CHATTANOOGA (WRCB) - TWRA is banding some of the resident goose population to track and obtain data to be used to determine early season impact, if any, on the overall resident goose population.

As written by TWRA " Since the early 1980's, special resident Canada goose seasons have been held in Middle and East Tennessee to provide recreational hunting and to control the growth of established populations. Areas hunted were regulated by a harvest check-in or a hunter quota system, which used kill tags that were required to be attached to the dead birds immediately upon retrieving. 

Beginning in 1986, some areas in south central and southeast Tennessee were opened to limited hunting with no harvest controls except limited days. The TWRA expanded the harvest check-in system statewide in 1993 to monitor the harvest of all Canada geese during the regular season.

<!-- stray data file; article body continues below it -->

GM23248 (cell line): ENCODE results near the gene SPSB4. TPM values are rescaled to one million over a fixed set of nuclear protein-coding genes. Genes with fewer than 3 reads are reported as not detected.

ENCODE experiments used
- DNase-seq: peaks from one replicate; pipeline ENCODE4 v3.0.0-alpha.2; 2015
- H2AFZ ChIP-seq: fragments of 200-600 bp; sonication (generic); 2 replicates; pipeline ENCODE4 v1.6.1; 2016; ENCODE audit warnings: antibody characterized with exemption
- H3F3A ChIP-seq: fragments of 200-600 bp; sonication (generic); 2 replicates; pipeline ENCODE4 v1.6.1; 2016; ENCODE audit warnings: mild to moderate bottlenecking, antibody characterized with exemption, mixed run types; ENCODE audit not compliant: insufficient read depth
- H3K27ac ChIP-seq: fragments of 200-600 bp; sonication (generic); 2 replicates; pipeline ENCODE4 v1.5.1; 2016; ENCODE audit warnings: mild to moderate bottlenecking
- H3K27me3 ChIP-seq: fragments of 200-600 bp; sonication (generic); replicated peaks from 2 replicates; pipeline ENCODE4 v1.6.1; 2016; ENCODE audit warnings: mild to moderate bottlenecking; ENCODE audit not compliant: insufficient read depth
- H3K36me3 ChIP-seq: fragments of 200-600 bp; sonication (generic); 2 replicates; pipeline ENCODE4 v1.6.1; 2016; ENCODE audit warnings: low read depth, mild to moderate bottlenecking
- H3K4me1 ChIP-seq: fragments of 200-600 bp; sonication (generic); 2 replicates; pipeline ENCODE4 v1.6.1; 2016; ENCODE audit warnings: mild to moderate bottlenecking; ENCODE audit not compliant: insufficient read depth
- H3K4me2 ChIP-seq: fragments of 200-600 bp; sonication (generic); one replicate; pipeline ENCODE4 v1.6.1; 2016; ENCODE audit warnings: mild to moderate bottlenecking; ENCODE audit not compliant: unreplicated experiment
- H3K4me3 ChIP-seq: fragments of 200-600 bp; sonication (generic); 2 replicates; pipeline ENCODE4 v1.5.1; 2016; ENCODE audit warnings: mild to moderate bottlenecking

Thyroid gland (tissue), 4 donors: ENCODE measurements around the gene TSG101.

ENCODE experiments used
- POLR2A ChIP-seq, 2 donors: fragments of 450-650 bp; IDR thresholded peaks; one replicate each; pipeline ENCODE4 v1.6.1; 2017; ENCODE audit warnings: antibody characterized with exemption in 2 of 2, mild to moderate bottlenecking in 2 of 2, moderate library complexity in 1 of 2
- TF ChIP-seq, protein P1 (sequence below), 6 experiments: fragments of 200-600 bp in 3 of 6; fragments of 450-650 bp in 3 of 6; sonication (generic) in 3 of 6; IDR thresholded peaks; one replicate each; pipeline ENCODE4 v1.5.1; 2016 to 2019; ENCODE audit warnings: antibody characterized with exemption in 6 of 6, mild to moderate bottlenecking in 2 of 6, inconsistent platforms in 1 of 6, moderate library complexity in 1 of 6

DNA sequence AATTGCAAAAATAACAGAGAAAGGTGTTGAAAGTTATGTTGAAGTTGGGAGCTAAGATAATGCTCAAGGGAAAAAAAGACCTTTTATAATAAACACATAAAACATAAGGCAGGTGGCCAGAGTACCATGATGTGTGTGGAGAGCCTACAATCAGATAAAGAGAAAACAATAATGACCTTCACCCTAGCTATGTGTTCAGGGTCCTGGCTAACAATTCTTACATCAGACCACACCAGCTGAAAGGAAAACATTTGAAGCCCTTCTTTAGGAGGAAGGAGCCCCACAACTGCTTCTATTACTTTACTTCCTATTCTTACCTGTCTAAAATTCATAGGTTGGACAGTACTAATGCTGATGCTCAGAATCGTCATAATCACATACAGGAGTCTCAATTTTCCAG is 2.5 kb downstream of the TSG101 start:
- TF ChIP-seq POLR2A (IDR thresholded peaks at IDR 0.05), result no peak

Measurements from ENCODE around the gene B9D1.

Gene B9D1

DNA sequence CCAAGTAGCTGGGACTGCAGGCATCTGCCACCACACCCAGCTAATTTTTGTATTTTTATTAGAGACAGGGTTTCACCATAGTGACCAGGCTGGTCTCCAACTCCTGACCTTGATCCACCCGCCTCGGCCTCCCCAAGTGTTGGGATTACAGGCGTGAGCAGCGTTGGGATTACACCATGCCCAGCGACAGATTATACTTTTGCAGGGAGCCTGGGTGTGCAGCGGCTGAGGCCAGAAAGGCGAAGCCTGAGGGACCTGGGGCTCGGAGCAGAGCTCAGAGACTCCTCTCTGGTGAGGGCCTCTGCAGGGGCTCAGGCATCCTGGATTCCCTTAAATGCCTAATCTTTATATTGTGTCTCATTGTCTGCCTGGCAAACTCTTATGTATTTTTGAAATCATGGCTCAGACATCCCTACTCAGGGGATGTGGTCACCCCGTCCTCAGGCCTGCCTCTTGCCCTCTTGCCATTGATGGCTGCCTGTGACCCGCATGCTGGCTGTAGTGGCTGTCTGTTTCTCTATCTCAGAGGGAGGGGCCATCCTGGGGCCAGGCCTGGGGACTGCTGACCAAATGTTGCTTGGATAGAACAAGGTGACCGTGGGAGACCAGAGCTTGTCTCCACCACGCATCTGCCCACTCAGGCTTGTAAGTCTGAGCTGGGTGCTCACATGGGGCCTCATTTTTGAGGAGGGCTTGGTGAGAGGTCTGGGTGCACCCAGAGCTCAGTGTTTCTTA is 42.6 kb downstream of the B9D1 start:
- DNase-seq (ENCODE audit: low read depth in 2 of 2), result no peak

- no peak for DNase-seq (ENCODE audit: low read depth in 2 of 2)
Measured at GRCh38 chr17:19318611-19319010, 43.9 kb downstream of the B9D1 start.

Estimated harvests have ranged from 220 in 1980/81 at Old Hickory to nearly 3,750 for the 1993season which included 70 of the state's 95 counties. Presently, these counties have seasons directed exclusively towards giant Canada geese including September seasons.

Weighted band recoveries show that 57% of Tennessee's total Canada goose harvest is from giants of which 44% are Tennessee birds.

The TWRA recognizes the giant Canada goose as a valuable wildlife resource for hunting and viewing and has set goals to maintain viable goose populations for the future'. According to TWRA biologist Ben Layton the resident goose population for 2012 in Tennessee now exceeds 60,000 birds.